‘Flint deserves better’; four more charged in ongoing Flint water investigation
Video by PBS NewsHour
Four former Flint, Michigan leaders, including two emergency managers, now face felony charges for their involvement in the city’s water crisis, Michigan Attorney General Bill Schuette announced today.
In a news conference Tuesday, Schuette said a judge authorized additional criminal charges against two former state-appointed emergency managers, Darnell Earley and Gerald Ambrose, and two former city employees, public works superintendent Howard Croft and utilities administrator Daugherty Johnson.
“Flint deserves better. The people of Flint are not expendable. So, to ‘move on’ is unacceptable,” Schuette told reporters.
The announcement brings the total number of people charged in the ongoing water crisis investigation to 13. Schuette previously brought criminal charges against nine state and city employees. The attorney general said while some have taken pleas, he vowed to “aggressively prosecute” cases that are proceeding to trial.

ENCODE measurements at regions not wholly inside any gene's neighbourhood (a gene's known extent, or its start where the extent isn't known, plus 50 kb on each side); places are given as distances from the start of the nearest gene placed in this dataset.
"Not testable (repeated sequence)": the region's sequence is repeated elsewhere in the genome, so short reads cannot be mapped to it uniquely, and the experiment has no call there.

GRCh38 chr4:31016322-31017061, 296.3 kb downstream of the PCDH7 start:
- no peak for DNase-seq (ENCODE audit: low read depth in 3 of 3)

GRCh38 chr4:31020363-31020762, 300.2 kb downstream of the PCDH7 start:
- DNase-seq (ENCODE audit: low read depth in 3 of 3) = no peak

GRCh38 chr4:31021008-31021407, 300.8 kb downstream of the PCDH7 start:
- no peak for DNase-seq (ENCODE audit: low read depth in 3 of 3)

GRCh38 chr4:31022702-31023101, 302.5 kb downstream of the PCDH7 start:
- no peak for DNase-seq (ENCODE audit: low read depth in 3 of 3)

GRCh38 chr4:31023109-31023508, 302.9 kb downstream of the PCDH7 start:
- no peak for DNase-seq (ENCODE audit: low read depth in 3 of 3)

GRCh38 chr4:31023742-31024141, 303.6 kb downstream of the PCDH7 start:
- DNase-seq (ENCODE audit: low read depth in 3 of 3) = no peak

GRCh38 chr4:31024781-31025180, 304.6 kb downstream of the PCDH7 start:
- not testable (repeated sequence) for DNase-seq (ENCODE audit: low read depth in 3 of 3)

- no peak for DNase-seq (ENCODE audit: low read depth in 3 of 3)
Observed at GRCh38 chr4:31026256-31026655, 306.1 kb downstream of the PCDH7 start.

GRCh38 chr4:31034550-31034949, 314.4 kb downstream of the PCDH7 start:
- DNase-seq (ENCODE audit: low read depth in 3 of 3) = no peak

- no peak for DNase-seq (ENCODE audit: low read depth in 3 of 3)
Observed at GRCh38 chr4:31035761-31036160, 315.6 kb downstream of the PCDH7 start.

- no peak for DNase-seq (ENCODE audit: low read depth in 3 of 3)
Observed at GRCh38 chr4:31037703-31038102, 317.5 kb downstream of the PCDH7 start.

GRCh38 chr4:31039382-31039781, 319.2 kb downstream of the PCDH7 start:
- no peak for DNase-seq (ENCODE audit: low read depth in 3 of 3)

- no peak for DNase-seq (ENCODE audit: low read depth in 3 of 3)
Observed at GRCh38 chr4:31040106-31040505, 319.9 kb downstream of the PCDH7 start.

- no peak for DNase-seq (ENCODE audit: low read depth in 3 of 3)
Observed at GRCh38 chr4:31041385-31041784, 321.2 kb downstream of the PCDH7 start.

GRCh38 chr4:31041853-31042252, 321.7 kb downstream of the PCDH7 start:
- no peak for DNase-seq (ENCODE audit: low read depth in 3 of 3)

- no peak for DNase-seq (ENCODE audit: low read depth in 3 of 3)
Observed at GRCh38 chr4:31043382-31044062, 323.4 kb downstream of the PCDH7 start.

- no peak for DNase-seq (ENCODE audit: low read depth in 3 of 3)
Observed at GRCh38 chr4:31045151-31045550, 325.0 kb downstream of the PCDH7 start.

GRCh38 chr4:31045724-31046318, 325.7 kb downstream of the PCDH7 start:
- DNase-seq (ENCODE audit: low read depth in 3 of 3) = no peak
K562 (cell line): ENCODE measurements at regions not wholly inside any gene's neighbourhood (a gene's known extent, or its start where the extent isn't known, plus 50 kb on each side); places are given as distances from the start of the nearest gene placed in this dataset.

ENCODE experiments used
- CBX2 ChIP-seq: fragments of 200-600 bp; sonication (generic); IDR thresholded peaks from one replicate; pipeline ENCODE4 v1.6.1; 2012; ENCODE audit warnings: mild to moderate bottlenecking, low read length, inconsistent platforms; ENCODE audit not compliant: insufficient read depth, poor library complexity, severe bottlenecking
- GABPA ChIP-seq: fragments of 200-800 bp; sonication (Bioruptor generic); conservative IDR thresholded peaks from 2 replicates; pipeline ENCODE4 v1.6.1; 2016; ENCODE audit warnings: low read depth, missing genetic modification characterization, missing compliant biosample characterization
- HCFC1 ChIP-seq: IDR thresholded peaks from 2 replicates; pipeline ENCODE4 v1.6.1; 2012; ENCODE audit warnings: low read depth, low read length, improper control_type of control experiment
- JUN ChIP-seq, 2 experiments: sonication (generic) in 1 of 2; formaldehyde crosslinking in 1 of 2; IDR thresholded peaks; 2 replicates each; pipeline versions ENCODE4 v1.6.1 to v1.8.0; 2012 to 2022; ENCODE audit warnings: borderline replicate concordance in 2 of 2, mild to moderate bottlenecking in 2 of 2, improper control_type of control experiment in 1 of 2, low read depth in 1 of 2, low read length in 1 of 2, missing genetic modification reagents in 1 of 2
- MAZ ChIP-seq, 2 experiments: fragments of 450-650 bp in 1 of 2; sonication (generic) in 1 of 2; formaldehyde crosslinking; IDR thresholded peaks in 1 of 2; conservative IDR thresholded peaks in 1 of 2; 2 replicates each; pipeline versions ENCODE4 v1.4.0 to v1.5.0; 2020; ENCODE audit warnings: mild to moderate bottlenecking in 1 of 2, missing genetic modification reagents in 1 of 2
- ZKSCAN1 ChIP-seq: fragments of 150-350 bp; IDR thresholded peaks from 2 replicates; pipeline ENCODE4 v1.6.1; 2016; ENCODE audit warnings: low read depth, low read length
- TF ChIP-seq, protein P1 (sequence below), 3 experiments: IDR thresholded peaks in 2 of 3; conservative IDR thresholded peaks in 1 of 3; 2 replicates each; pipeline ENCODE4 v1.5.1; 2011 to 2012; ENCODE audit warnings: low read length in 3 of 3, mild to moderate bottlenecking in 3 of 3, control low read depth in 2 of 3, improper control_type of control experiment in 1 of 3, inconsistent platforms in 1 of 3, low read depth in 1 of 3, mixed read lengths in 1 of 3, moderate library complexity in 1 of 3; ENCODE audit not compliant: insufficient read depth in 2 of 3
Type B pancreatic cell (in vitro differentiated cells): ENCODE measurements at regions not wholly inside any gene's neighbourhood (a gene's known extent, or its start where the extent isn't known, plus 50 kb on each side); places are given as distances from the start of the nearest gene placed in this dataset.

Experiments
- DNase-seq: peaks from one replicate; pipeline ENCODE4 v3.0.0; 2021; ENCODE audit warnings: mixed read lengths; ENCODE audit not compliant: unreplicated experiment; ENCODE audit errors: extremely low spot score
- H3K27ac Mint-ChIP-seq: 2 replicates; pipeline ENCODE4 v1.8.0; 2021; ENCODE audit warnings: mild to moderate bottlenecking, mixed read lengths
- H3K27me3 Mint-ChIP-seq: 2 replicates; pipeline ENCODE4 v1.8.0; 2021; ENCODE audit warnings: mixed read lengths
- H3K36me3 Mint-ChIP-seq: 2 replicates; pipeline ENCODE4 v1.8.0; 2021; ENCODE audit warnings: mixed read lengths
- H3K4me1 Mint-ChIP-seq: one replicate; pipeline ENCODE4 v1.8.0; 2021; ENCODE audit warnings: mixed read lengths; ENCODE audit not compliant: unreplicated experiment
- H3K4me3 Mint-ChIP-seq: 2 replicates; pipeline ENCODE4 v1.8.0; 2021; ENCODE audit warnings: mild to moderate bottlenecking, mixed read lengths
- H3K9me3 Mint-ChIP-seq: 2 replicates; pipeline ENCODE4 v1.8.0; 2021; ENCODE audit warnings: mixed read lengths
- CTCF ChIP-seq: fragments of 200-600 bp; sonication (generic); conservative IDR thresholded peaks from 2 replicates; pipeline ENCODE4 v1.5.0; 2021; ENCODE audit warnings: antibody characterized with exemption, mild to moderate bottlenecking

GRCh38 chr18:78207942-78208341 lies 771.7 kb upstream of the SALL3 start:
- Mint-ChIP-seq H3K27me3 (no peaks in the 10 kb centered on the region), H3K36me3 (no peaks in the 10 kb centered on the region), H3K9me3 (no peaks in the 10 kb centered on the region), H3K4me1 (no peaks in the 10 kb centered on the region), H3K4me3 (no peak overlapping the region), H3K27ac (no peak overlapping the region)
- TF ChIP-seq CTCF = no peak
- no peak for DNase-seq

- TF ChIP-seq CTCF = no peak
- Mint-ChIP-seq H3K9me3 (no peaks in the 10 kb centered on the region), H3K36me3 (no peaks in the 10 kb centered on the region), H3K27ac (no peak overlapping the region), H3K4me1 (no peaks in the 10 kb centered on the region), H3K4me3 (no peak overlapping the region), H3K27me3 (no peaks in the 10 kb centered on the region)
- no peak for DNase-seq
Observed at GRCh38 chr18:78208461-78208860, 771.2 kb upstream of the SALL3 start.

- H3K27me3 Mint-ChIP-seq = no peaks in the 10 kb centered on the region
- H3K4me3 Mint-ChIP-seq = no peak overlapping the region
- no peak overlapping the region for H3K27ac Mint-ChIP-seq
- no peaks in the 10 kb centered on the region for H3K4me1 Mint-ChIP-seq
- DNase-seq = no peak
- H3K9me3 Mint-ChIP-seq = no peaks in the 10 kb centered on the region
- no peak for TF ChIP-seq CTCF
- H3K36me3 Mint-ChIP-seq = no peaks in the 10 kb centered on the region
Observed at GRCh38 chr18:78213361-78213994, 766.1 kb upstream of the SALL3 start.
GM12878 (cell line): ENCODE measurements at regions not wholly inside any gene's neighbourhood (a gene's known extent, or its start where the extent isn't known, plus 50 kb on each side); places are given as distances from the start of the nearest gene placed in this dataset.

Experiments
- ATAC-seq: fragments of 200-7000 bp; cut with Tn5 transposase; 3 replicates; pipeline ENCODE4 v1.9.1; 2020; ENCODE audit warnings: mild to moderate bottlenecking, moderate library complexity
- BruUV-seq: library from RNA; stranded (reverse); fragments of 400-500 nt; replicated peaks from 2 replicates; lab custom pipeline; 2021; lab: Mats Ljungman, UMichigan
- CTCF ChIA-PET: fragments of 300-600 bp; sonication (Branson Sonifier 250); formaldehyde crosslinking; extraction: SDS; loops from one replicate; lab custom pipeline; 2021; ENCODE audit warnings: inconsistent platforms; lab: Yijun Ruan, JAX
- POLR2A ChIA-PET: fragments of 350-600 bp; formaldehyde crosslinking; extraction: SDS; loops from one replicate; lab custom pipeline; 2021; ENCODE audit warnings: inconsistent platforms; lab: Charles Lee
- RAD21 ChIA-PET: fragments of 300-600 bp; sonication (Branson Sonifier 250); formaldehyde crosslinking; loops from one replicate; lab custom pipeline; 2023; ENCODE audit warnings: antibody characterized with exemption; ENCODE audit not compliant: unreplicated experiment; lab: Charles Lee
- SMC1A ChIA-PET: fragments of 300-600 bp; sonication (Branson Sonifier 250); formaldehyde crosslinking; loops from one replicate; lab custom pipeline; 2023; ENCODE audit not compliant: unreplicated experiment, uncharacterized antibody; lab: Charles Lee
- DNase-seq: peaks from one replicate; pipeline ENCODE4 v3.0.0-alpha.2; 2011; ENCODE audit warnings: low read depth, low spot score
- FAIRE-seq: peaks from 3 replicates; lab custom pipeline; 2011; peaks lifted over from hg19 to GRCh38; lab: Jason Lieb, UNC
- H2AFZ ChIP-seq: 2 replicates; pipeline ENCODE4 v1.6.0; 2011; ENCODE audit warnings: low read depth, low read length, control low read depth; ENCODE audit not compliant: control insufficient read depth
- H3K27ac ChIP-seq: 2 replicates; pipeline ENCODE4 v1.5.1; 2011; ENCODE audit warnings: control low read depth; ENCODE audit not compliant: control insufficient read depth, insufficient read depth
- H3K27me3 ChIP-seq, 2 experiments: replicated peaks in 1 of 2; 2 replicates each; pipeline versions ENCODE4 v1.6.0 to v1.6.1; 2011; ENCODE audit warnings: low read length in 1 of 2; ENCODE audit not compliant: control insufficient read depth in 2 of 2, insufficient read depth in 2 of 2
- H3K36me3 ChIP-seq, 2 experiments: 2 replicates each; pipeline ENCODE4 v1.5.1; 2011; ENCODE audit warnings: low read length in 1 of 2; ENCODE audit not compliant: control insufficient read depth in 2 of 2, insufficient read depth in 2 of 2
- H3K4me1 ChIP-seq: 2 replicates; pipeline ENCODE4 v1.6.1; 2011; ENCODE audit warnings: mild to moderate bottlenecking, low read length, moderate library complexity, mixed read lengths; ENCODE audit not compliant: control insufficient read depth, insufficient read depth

The city’s water supply became contaminated when the municipality, in an effort to save money, decided in April 2014 to use Flint River instead of Lake Huron as its main water source.
Schuette said the four individuals conspired to commit the city to borrowing tens of millions of dollars, under false pretenses, to build the Karegnondi Water Authority pipeline to Lake Huron.
Tucked in that environmental contract, Schuette added, was a requirement that Flint use an ill-equipped city water plant to siphon lead-contaminated water from the Flint River as its water supply.
“The tragedy that we know as the Flint water crisis did not occur by accident,” the attorney general said. “Flint was a casualty of arrogance, disdain and a failure of management,” he said.
Schuette said 12 people in Flint have died from Legionnaires’ disease, a severe form of pneumonia. The Detroit Free Press has reported that, while there isn’t a direct link connecting the outbreak to the water crisis, cases of Legionnaries’ began after the city switched its water supply.